comics

Mexico’s Graphic Novel Diva on Sociopaths, Serial Killers, and Progressive Politics

Cecilia “C.S.” Pego established a reputation in her native Mexico as “La Diva de la Novela Grafica Mexicana.” Her characteristic use of bold blacks give her comics their graphic power. But her art continues to evolve in sophistication. Sardonia y Chamuco, her 1990s editorial strip, has an hallucinogenic, Skip Williamson–like underground comix intensity. Her jagged, spiky...

The Lost Comics of Artist Jacob Landau

Last year I took my art appreciation class at Monmouth University to see an exhibit of work at the library there. On display were prints by the artist Jacob Landau; the university is the recipient of a large collection of his work. The art was very political, very graphic, and very 1960s à la...

Comics in Wonderland: Roger Langridge's Lewis Carroll Mash-up

As Roger Langridge noted in last week’s interview, his comics are a mix of British sitcom, vaudeville theater, E.C. Segar, and Samuel Beckett. They’re usually parceled out in short, snappy sequences—but his newest, published in a dozen installments by Boom! Studios, runs over 300 pages. Snarked! is populated with Alice in Wonderland characters, costarring the...

Vaudeville, Goons, and a Sex-Crazed Nun: Roger Langridge's Absurdist Comics

Roger Langridge began attracting attention in the early 1990s with two comic books. Knuckles the Malevolent Nun, starring a twisted sister who had more bad habits than most people could ever imagine, was rendered in R. Crumb–like crosshatching. Art d’Ecco, which featured a sadistic cad who casually tortured his idiot sidekick, was of course...

Eliza Frye: How to Succeed in Comics, Online and Off

When Eliza Frye used Kickstarter to fund her first hardcover collection of graphic stories, she raised more than double her goal amount. In this, the conclusion of our two-part talk, she discusses a variety of topics, including online comics, comics conventions, and other projects. You’ll find part one here. And you’ll find Eliza this...

The Voyeurs: Diary of a Charming Neurotic

Gabrielle Bell is an introvert in a world of extroverts, an overthinker navigating a landscape of overstimulation. Fortunately, she’s discovered the forgotten secret of autobiographical comics: not only is it OK to make stuff up, but it’s often a very good idea. The short pieces collected in The Voyeurs (Uncivilized Books)—many of which first...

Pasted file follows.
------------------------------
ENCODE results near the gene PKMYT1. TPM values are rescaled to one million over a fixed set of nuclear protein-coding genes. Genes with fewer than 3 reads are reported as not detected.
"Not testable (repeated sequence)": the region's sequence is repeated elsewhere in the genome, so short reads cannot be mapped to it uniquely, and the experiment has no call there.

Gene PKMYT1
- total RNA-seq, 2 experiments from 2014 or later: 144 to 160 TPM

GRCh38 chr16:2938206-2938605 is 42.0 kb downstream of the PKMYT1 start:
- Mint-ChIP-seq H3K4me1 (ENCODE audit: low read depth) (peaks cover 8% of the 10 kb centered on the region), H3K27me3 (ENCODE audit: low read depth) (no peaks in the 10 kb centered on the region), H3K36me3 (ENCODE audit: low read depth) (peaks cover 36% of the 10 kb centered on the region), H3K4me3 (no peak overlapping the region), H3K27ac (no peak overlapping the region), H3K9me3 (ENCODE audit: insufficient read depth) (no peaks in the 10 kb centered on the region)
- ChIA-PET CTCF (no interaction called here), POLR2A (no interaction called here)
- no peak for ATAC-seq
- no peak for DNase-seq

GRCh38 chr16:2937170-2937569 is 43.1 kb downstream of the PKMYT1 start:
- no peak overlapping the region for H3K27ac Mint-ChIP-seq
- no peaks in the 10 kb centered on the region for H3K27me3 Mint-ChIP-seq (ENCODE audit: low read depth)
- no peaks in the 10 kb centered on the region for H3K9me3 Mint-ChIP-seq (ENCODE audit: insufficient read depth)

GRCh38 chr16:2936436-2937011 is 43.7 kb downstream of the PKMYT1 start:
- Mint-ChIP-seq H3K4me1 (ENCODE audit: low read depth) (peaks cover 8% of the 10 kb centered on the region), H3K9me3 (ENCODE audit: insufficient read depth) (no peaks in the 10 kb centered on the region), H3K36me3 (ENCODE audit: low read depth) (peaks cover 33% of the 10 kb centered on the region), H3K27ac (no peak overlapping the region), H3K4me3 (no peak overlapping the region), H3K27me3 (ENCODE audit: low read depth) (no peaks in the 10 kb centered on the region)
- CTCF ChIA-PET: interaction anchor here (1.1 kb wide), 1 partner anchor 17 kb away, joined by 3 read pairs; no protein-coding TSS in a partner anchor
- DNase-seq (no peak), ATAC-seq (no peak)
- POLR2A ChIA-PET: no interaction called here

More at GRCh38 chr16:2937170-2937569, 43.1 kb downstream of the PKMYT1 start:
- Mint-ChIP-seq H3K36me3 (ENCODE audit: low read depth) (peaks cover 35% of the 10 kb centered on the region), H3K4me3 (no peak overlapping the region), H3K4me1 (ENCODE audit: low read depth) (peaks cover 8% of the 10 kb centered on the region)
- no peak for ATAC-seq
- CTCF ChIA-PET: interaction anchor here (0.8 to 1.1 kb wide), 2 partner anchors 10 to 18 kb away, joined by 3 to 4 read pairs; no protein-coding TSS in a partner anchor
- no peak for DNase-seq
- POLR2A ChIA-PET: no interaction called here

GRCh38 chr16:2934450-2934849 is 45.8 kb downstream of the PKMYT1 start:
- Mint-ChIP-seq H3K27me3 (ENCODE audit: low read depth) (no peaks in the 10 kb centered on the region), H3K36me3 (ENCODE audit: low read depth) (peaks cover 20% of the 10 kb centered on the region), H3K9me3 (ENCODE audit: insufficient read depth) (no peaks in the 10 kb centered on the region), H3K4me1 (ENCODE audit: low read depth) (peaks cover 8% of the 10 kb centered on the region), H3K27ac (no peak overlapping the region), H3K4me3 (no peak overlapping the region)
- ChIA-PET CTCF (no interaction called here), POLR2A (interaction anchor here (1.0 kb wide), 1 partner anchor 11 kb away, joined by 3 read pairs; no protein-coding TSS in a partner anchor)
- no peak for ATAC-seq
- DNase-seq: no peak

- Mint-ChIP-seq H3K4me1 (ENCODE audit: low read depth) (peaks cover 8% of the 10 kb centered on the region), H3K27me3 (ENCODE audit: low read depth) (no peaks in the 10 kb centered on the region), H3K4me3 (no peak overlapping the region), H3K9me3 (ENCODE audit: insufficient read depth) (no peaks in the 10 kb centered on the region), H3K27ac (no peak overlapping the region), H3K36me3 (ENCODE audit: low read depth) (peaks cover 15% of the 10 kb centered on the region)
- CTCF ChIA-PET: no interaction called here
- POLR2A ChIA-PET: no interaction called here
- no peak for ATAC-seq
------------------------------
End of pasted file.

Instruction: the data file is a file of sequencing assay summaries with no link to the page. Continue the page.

The Comics of Eliza Frye: A Gateway to the Sequential Arts

A lady is murdered. She was a Parisian prostitute. We meet some people who knew her. A bloody butcher. A flower merchant. A client. A painter for whom she modeled. A few others. We attend her burial. The murderer is revealed, the story ends. With a minimum of dialogue, the dark, tense eroticism of...

Farewell, Joe Kubert: An Interview with the Great Comic Book Artist

The influential comic book artist Joe Kubert died on August 12. Kubert was one of the pioneering golden-age artists that contributed to the comics art form right up to the present. Remarkably, he began his career when he was barely in his teens, when he inked his first story, for Archie (although his exact...

Graphically Crazy Like a Nathan

I got to know Nathan Fox through Steven Heller and  the MFA Illustration as Visual Essay program at the School of Visual Arts in NYC. Steve called and wondered if I could meet with Nathan to discuss animation possibilities with him. I was beyond impressed with Nathan’s combination of storytelling, illustration, and his awesome...

Camilla d'Errico on Inspiration, Pop Surrealism, and "Inappropriate" Images

“Censorship and the Female Artist” was the subject of one of this year’s San Diego Comic-Con panels. The women on the dais discussed the presentation of strong female characters, public reaction to their work, and the male gaze. Comparing her approach to women’s bodies with that of male artists, the erotic pinup illustrator Olivia...